Shawnee National Forest
for Summer Hiking in 2022
Below are some Shawnee National Forest safety tips that could save your life.
Safety in the Shawnee National Forest is critical, especially during summer when more hazards are present.
The Shawnee is a National Forest, not a National Park. This means the land is more rugged and unforgiven than that of a manicured park full of well-marked trails and rangers ready to assist you with your needs.
Many visitors call the Shawnee a park, and in reality, it is far from a park.
But it is easy and fun to enjoy hiking in the summer if you follow a few Shawnee National Forest safety tips that will keep you safe and happy.
15 Shawnee National Forest Safety Tips
While these 15 Shawnee National Forest safety tips cover a lot of information, there may be more than you might learn as you explore your National Forest more.
#1 Research First – Before you embark on your outdoor journey, you should do basic research. Research the trail you plan to visit – its length, terrain, and elevation. Will there be creek crossings? Is it a loop or an out and back? What are the user reviews, likes, and dislikes about the trail? What will the weather forecast be for hike day? Temperatures? You can even Ask Me for information!
PRO TIP: Check apps like All Trails and Trail Link to see the trail’s information, details, and reviews. Check the local weather station websites for that area to find more accurate weather information for the area you will be in.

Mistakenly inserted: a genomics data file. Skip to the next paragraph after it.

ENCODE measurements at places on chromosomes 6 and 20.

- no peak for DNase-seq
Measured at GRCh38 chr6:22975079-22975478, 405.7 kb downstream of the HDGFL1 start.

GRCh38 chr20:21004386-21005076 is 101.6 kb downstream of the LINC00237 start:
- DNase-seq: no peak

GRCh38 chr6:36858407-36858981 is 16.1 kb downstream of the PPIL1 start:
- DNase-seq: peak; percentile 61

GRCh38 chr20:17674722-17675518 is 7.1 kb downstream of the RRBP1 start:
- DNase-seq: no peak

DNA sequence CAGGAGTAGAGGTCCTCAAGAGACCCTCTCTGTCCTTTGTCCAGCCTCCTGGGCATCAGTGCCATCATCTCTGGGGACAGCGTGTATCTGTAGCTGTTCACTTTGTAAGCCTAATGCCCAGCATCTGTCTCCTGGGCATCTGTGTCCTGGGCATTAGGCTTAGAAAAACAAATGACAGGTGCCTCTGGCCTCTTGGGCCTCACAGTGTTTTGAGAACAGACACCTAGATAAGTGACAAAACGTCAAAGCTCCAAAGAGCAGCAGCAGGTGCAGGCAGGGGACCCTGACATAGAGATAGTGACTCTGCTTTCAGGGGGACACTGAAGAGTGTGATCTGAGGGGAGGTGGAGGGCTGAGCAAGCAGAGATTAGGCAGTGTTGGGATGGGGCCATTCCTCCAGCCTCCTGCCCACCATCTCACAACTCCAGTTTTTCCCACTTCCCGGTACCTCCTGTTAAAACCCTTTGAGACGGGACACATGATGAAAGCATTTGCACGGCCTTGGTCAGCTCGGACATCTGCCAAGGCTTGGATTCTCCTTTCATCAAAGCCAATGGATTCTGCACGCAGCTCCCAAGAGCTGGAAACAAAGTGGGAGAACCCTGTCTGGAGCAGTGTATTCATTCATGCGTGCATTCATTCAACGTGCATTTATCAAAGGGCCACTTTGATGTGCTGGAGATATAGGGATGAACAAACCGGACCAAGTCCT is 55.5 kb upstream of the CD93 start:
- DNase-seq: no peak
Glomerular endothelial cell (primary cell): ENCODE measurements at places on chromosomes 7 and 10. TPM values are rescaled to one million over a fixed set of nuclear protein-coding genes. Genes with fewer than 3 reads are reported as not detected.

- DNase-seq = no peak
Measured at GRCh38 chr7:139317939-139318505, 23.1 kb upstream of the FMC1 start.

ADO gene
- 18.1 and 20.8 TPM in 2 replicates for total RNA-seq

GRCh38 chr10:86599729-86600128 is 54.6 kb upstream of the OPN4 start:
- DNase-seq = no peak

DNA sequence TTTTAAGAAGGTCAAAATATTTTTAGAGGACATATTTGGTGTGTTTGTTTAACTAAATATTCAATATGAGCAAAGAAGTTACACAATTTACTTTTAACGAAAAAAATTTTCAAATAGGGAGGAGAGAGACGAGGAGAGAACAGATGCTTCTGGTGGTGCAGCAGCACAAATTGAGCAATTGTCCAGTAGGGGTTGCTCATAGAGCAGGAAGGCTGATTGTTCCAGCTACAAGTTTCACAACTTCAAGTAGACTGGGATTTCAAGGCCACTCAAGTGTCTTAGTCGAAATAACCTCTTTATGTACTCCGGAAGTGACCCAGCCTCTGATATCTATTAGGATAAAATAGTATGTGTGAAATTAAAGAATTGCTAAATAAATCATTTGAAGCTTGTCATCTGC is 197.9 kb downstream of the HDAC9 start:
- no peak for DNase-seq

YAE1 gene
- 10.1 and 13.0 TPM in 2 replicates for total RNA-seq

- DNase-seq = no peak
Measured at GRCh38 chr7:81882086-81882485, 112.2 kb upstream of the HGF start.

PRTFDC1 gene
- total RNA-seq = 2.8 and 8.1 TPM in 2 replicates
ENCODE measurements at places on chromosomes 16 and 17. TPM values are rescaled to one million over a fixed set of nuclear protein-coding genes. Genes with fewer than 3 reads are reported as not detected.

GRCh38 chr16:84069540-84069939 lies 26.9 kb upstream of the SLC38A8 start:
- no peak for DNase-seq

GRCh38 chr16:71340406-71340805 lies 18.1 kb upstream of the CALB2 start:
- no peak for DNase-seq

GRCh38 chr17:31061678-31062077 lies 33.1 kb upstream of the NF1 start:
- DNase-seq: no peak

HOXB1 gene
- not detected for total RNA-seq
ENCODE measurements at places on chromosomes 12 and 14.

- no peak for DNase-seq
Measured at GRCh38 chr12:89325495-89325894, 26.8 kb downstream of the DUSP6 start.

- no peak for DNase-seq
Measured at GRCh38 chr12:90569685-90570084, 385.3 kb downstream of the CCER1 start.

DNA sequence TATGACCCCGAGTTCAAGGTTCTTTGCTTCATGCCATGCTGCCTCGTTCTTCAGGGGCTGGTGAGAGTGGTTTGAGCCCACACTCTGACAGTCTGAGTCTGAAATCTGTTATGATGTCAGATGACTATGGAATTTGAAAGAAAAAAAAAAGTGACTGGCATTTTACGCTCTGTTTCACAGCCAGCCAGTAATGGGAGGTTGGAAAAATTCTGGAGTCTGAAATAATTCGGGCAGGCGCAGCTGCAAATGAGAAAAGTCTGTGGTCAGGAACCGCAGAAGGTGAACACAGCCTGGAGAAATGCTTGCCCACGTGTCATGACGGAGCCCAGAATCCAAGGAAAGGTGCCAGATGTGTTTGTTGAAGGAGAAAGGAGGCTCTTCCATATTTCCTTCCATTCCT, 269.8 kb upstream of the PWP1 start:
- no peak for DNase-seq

#2 Tell Someone – Tell someone who is not going with you before hiking. Tell them so that they can help emergency responders find you if you don’t come back home. Imagine getting injured or lost and no one knowing where you are. Imagine not being to make it out on your own. You should always tell someone where you are going, such as a significant other, parent, child, friend, or co-worker.
PRO TIP: Give the person you’re telling GPS coordinates of where you will be parking. Print out a map (even a Google Map) and draw a rough direction of where you will be hiking. This information will be significant if you need to be rescued.
#3 Hiking Alone – No one should hike alone! Hiking alone will put you at greater risk of hazards. But you might be one of those people who enjoy hiking alone more than with another person or group. And that’s okay. Just try not to do dangerous acts that could incapacitate you. You can hike alone all you want but try not to die alone because you decided to perfect a dangerous act yourself.
PRO TIP: If you’re looking for others to hike with, check out the River to River Trail Society for spring and fall group hikes (free), the Shawnee Saunters for over 50 group hikes (free), and Southern Illinois Hiking & Outdoor Recreation for finding hiking buddies and general Shawnee hiking advice.
#4 Apparel & Footwear – Make sure you wear comfortable but breathable clothing. Clothing fibers like cotton are not breathable and will retain your sweat. Clothing made of polyester, spandex, Lycra, and material that wickers sweat are the best types of clothing. You might consider wearing bright clothing to be seen more easily in an emergency. Ensure you wear appropriate footwear such as Hiking Boots that are broken in.
PRO TIP: Bring a rain poncho with you in case it rains. The oversized ponchos are also great for emergency shelters. If there are creeks, you might want to pack water shoes for crossing them so you don’t get your hiking boots wet.